Region: Italy, Emilia-Romagna
Difficulty: Easy but labor intensive
The Italian name of this dish usually refers to lasagna from Emilia-Romagna, Lombardy or the Piedmont that combines meat ragù and Béchamel sauce and topped with bread crumbs that are baked golden. Some cooks add chopped chicken giblets to the sauce. In Umbria, they make a similar lasagne with prosciutto, fresh porcini mushrooms, and fresh white truffles added to the sauce. Pasticciate means something like all a mess or messed up, the idea being that the assembly of this lasagna contains a variety of ingredients and is “all messed up.”
[photo: Clifford A. Wright]
Yield: Makes 6 servings
Preparation Time: 2 hours
1 recipe Homemade White Flour and Egg Lasagna or 1 pound commercial lasagne
1 recipe Béchamel sauce (see below)
1 ounce dried mushrooms
6 tablespoons unsalted butter
6 fresh sage leaves
1 garlic clove, crushed
3/4 pound ground beef
1 large egg
Salt and freshly ground black pepper
1/4 pound cooked ham, chopped
1/2 cup dry white wine
1 cup Beef Broth (see below)
1 cup freshly grated Parmigiano-Reggiano cheese
1 pound fresh mozzarella, diced tiny
1/2 cup fresh breadcrumbs
1. Prepare the lasagna.
2. Prepare the Béchamel sauce.
3. Soak the dried mushrooms in warm water for 30 minutes. Drain, chop, and set aside. In a butter warmer, melt 4 tablespoons of butter with the sage and garlic.
4. In a bowl, knead together the ground beef, egg, salt and pepper. Form the meat into small balls the size of a walnut. Place the meatballs in a lightly oiled skillet and cook over medium heat until browned on all sides, about 5 minutes. Remove and set aside.
5. In a large skillet, melt the remaining 2 tablespoons butter over medium heat, then cook the ham and mushrooms until soft, about 10 minutes. Add the meatballs and cook for 2 minutes. Pour in the wine and when it has reduced significantly, about 4 minutes, pour in the beef broth. Season with salt and pepper to taste. Reduce the heat to low and simmer, shaking the pan occasionally, for 30 minutes. Mix this sauce into the Béchamel sauce. If the sauce is too liquid, reduce over medium-high heat, stirring frequently for 8 minutes.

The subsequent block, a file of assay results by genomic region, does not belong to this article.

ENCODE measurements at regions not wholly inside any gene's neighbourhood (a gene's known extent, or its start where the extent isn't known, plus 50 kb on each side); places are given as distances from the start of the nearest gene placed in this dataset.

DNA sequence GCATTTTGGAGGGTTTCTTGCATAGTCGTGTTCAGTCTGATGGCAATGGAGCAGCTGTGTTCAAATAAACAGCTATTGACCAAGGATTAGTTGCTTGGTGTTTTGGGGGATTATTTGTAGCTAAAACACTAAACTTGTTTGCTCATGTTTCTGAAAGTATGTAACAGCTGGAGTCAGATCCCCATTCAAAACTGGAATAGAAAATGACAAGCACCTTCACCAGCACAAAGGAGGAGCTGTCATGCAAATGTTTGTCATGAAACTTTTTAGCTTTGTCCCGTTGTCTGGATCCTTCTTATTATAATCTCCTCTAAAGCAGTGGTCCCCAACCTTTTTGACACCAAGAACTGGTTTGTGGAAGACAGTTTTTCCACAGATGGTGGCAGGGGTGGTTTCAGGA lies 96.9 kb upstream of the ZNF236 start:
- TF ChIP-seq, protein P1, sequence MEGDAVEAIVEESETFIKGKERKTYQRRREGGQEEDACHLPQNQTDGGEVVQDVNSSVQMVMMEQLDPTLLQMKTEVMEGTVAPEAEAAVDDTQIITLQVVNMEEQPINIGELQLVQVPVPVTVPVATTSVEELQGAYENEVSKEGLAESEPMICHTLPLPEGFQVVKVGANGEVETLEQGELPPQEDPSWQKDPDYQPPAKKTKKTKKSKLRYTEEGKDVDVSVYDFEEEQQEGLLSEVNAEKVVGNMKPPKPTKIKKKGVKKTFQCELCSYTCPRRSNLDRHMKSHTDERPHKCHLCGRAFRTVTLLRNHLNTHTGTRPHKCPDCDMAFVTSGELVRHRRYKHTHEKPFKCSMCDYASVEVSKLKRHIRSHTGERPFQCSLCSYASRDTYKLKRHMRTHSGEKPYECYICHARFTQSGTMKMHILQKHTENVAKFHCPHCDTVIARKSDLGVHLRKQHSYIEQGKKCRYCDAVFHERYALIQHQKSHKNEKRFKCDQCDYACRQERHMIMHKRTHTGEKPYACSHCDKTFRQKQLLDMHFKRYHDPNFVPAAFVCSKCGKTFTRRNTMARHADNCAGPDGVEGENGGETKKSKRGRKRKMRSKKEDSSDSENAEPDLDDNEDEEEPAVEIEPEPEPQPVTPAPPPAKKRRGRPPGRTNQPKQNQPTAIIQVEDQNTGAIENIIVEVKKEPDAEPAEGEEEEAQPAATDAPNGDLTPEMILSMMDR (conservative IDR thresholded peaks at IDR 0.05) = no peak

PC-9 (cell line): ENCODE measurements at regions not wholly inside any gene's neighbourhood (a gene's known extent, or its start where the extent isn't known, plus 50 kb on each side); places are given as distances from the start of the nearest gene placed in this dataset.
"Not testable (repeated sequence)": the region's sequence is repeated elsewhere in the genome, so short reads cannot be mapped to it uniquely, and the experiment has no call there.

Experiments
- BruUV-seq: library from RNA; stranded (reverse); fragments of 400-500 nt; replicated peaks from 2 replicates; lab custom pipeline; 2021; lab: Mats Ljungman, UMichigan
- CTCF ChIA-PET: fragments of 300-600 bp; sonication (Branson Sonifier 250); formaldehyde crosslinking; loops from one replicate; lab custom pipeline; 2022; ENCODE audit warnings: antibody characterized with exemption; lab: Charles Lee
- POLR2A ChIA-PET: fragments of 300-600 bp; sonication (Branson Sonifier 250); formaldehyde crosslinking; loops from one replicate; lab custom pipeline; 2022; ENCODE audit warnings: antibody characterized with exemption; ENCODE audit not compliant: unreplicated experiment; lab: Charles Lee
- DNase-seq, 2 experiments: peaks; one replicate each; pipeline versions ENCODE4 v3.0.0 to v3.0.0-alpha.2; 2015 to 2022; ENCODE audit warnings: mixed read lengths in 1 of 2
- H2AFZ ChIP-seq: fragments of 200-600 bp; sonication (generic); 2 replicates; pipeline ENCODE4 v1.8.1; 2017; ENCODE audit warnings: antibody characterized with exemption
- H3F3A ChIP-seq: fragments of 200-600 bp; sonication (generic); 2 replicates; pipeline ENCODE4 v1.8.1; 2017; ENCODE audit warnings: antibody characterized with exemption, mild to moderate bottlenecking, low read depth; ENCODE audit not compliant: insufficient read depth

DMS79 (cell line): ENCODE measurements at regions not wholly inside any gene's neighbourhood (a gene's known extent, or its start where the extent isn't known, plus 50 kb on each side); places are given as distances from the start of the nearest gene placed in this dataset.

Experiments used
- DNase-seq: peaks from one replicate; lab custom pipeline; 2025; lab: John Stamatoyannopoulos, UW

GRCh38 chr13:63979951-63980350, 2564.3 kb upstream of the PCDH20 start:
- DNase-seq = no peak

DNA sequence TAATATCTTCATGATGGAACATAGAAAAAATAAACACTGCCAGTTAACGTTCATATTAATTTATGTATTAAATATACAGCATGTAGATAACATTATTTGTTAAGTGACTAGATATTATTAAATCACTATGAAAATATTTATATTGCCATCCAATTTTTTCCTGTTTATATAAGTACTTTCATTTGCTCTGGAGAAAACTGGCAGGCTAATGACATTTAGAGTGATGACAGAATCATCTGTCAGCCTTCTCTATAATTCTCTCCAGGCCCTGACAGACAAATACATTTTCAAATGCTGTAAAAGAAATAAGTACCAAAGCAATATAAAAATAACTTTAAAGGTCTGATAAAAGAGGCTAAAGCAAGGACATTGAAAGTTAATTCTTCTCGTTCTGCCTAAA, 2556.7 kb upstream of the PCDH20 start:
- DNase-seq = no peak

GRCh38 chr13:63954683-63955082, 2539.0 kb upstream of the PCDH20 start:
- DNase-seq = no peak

6. Bring a large pot of water to a rolling boil. Salt abundantly and drop the pasta in gradually. Drain the lasagne when less than half-cooked and transfer to a pot of cold water until needed so they don’t stick together. (Skip this step if using fresh homemade lasagne or instant no-boil lasagne).
7. Preheat the oven to 400 degrees F.
8. Remove the garlic and sage from the melted butter and discard them; use ¼ of the butter to coat the bottom of a 12 x 9 x 2-inch (approximately) baking casserole. Cover the bottom with a layer of lasagna, then a sprinkle of Parmigiano-Reggiano, mozzarella, and finally sauce. Continue in this order, finishing with sauce. Cover the sauce with the breadcrumbs and drizzle with the remaining melted butter. Bake for 30 minutes or until the breadcrumb topping begins to turn a dark brown.
You can save some of the mushroom soaking liquid to add to the sauce if you like.